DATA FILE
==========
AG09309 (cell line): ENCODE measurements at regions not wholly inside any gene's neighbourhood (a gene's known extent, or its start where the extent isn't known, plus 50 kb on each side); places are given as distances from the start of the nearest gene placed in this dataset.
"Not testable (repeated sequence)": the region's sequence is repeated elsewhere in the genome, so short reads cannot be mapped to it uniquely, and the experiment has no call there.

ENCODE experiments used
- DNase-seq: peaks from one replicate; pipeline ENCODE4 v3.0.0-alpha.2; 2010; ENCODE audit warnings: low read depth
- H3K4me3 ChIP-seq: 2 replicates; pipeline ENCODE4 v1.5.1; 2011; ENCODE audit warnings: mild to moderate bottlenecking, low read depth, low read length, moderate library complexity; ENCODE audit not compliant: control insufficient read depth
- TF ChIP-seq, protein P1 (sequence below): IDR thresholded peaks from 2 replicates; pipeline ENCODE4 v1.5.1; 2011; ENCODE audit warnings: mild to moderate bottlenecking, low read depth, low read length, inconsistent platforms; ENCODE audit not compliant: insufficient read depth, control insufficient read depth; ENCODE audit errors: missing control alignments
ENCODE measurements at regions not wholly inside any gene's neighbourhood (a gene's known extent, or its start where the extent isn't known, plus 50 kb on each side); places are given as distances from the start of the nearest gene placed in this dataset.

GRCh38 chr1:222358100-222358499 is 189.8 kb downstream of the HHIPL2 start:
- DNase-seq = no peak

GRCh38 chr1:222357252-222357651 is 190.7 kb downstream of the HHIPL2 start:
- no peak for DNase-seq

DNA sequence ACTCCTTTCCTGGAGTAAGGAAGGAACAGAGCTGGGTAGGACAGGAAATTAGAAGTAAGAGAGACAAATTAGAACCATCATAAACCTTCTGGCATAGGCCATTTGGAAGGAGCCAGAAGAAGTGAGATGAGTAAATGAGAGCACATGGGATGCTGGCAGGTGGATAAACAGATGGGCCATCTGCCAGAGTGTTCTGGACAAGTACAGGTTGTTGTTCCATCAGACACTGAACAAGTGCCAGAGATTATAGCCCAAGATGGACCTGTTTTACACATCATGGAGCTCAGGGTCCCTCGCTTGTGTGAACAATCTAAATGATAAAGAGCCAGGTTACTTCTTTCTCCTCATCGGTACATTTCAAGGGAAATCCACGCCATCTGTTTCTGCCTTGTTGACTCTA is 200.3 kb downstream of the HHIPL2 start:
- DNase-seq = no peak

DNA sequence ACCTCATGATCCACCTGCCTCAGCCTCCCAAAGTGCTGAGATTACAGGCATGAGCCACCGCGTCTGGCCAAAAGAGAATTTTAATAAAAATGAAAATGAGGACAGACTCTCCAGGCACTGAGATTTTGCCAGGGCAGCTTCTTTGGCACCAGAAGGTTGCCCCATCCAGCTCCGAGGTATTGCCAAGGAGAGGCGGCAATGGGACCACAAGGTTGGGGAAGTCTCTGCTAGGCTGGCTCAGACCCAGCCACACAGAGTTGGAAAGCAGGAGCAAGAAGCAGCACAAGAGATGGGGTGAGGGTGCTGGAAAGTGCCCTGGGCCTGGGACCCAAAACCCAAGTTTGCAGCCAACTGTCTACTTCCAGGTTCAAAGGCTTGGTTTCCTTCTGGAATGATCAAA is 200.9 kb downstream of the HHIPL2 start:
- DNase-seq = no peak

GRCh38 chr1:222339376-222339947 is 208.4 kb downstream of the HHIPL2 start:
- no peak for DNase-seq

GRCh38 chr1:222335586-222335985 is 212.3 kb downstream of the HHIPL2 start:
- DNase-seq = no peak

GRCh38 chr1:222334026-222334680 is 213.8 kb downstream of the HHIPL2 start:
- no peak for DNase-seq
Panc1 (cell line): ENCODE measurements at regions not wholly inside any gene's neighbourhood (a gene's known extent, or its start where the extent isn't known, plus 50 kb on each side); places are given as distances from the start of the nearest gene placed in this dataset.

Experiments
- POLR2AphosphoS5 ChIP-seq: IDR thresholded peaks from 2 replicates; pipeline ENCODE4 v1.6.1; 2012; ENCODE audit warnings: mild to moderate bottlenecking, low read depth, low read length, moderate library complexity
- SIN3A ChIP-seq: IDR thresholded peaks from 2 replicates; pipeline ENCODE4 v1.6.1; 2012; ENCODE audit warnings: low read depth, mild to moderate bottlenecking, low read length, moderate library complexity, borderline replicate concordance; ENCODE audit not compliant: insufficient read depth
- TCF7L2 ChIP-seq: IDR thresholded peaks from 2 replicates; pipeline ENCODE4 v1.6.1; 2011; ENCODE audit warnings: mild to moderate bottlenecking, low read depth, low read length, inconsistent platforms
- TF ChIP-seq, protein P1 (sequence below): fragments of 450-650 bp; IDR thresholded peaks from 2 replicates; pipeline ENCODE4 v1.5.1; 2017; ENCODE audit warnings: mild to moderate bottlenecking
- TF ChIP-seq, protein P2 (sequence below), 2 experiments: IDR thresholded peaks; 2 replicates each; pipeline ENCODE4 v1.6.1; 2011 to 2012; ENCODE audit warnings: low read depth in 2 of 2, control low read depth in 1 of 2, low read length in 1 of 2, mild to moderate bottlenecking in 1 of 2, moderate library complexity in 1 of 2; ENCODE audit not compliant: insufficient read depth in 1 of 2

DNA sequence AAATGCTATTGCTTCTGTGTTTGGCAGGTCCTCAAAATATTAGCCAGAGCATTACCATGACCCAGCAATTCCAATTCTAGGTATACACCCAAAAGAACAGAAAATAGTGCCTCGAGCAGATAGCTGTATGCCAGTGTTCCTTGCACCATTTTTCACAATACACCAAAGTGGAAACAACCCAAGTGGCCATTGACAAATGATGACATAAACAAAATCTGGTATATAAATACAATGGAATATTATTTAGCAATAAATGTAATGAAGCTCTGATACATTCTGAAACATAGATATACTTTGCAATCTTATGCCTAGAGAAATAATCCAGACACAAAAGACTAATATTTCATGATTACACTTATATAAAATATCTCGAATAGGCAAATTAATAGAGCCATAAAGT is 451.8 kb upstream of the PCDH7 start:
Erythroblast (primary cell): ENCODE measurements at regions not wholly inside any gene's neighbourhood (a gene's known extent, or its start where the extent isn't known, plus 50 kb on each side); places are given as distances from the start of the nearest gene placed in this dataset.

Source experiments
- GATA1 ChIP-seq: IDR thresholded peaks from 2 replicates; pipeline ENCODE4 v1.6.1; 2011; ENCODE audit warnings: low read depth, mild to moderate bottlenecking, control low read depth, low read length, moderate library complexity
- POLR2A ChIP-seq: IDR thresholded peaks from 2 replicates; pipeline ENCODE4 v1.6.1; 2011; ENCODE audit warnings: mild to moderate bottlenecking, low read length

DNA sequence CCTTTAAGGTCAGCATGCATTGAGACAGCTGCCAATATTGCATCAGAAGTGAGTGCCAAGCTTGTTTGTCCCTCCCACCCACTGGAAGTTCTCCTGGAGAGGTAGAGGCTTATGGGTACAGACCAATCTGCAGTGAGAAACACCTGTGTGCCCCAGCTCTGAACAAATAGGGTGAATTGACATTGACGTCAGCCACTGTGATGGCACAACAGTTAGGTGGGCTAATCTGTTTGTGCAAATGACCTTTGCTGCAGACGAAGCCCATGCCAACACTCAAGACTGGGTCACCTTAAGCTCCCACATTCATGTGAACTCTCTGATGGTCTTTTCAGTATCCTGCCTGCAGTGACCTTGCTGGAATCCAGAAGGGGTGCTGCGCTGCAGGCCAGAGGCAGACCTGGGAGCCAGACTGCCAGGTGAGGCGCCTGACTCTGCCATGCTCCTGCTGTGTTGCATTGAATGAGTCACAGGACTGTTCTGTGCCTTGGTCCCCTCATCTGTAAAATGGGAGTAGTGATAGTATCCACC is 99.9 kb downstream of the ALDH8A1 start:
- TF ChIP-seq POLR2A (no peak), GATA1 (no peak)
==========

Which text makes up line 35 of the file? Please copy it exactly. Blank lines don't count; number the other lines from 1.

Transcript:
- TF ChIP-seq POLR2A (no peak), GATA1 (no peak)